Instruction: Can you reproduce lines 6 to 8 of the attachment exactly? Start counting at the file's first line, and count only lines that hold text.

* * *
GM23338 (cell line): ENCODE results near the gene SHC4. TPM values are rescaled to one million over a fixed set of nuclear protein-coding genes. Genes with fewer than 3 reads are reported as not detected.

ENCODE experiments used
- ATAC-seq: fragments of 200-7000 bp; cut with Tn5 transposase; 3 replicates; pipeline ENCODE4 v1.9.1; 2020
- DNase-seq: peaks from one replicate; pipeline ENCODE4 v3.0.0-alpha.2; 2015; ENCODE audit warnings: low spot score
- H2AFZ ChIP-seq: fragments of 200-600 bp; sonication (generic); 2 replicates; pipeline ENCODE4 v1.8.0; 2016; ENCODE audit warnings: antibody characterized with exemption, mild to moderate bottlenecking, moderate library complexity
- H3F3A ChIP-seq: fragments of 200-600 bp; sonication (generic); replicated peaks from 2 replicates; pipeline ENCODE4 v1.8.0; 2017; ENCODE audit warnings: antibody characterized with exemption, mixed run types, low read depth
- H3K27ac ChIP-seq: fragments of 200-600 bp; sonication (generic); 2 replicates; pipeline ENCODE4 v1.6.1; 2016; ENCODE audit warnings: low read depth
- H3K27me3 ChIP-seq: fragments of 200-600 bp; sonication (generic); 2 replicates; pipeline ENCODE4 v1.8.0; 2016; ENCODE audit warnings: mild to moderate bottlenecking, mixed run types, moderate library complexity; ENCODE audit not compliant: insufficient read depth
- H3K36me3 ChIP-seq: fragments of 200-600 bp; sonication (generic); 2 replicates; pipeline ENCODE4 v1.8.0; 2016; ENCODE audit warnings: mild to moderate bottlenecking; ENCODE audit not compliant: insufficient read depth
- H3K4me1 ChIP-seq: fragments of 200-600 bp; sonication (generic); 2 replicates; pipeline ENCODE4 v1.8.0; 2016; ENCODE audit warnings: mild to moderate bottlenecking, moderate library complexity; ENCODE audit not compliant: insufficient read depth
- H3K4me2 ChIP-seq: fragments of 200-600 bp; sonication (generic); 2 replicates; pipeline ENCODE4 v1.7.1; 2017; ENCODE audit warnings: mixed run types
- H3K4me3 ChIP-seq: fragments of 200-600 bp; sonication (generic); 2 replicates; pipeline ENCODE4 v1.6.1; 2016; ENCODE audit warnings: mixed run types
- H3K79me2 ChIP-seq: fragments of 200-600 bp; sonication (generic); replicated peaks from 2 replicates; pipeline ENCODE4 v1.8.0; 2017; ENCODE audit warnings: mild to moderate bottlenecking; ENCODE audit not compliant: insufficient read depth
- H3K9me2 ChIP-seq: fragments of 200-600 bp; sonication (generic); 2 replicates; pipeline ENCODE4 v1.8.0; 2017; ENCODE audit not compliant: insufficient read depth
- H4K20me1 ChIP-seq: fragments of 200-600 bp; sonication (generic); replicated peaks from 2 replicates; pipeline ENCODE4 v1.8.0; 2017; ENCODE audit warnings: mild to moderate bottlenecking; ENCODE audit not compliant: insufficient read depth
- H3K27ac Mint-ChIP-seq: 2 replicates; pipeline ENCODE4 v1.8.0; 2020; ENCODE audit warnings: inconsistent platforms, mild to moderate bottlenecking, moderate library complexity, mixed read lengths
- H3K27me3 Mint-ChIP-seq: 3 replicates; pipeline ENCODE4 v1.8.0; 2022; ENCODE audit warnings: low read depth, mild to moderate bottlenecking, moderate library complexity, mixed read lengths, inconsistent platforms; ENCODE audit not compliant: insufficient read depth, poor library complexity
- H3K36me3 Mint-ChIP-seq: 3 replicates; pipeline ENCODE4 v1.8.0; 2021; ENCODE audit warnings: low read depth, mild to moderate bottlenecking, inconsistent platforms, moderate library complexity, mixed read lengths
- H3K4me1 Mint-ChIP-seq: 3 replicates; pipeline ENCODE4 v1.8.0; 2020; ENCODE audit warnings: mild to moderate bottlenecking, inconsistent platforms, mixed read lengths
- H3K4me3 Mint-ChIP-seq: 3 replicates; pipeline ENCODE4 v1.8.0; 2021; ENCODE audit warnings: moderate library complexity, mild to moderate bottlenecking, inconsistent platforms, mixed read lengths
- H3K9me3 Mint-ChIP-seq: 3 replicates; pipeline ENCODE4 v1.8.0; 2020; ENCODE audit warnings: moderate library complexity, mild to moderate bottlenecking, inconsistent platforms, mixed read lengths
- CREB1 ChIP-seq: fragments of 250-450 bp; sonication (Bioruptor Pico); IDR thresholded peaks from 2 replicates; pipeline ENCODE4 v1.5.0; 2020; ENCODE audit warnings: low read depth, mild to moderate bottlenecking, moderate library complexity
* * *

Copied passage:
- H3F3A ChIP-seq: fragments of 200-600 bp; sonication (generic); replicated peaks from 2 replicates; pipeline ENCODE4 v1.8.0; 2017; ENCODE audit warnings: antibody characterized with exemption, mixed run types, low read depth
- H3K27ac ChIP-seq: fragments of 200-600 bp; sonication (generic); 2 replicates; pipeline ENCODE4 v1.6.1; 2016; ENCODE audit warnings: low read depth
- H3K27me3 ChIP-seq: fragments of 200-600 bp; sonication (generic); 2 replicates; pipeline ENCODE4 v1.8.0; 2016; ENCODE audit warnings: mild to moderate bottlenecking, mixed run types, moderate library complexity; ENCODE audit not compliant: insufficient read depth